Yankees promote long-time top prospect for MLB debut (with bummer Wandy Peralta news)

Happy for Yoendrys! Sad for Wandy.
New York Yankees Photo Day
New York Yankees Photo Day / New York Yankees/GettyImages

The Yankees love nothing more than sending their core relievers into free agency while they're down bad. Sadly, it seems that fan favorite lefty Wandy Peralta has been susceptible to the same fate.

Shortly after Aaron Boone shared that Peralta had been shut down since the Boston series with a minor triceps issue, the stalwart gunslinger was placed on the 15-Day IL, and has very slightly longer than 15 days to get back to the Yankees in time to have an official farewell. Even if he hustles, the Yankees end the season on the road, meaning his final outing in pinstripes has already come and gone (pending a surprising reunion).

For the record: 1.0 innings, 1 walk, no strikeouts, no hits allowed in Sept. 10's strange victory over the Milwaukee Brewers in 13 innings. Fitting that Wandy would go out in an all-time weird game. Tip of the cap.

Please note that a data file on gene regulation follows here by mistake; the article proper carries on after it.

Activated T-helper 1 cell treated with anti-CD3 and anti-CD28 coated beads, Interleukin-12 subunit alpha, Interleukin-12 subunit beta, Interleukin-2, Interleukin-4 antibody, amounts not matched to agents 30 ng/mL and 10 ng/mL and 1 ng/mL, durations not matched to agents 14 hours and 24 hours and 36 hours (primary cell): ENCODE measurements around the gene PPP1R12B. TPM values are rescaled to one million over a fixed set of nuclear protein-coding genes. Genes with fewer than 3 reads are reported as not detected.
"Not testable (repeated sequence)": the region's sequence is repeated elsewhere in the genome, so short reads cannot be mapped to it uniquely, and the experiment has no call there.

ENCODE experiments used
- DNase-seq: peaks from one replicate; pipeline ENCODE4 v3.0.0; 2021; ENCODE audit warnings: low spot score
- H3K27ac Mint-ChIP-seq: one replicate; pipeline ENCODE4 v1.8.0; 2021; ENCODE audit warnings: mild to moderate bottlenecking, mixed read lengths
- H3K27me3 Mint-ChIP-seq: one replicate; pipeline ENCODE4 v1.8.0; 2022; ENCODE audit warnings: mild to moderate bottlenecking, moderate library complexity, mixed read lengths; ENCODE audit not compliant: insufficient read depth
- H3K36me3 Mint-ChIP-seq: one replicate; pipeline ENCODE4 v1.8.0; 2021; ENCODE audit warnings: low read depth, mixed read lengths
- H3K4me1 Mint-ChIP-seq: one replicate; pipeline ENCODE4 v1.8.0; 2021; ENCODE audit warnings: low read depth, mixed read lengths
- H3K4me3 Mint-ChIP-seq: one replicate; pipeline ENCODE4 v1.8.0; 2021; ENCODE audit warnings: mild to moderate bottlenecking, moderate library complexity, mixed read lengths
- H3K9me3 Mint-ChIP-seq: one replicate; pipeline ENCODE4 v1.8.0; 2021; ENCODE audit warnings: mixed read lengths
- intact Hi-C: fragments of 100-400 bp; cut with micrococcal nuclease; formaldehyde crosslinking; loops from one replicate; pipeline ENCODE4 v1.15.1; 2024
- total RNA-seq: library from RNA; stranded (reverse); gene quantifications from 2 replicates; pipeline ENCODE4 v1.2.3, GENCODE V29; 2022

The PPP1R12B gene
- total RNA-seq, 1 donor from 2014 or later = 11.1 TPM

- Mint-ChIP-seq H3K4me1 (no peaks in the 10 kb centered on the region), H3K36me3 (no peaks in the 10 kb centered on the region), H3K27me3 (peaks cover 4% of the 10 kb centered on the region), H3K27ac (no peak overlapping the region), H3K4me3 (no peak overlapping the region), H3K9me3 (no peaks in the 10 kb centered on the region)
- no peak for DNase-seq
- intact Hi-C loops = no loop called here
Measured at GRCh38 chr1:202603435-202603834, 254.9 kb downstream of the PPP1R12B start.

To replace Peralta, the Yankees have gone to their 40-man roster and promoted Yoendrys Gómez, who's been an intriguing name in their prospect sphere for what feels like a decade, but has only recently gotten healthy enough to pitch after being protected for quite a while. When he appears in a game this week, it will represent his MLB debut.

Yankees promote Yoendrys Gómez for MLB debut, probably end Wandy Peralta's tenure in the Bronx

Gómez missed time with a shoulder injury earlier this season, too, but still managed to fit in 19 shortened starts totaling 65.1 innings at Double-A Somerset.

Still just 23 years old, Gómez posted a 3.58 ERA, striking out 78 men and allowing just 47 hits. Walks were a bugaboo (37), but as he always seems to, the right-hander dealt, when healthy, in short spurts. His resumé isn't as long as you'd like it to be, but a .200 BAA is nothing to sneeze at, and that 3.58 ERA still represents a firmly average season for a righty who always seems to produce (though it often takes a lot of tries to get him going).

Peralta, an all-time quirky Yankee who tossed in all five games of last season's ALDS win, won't soon be forgotten, and we'll give him a proper retrospective when he officially lands elsewhere (and again when he returns for Old-Timers' Day). At the end of a lost season, though, giving Gómez a long-time-coming chance feels more valuable than asking Peralta to pitch through triceps pain (and, hopefully, rest is all he really needs for a full recovery).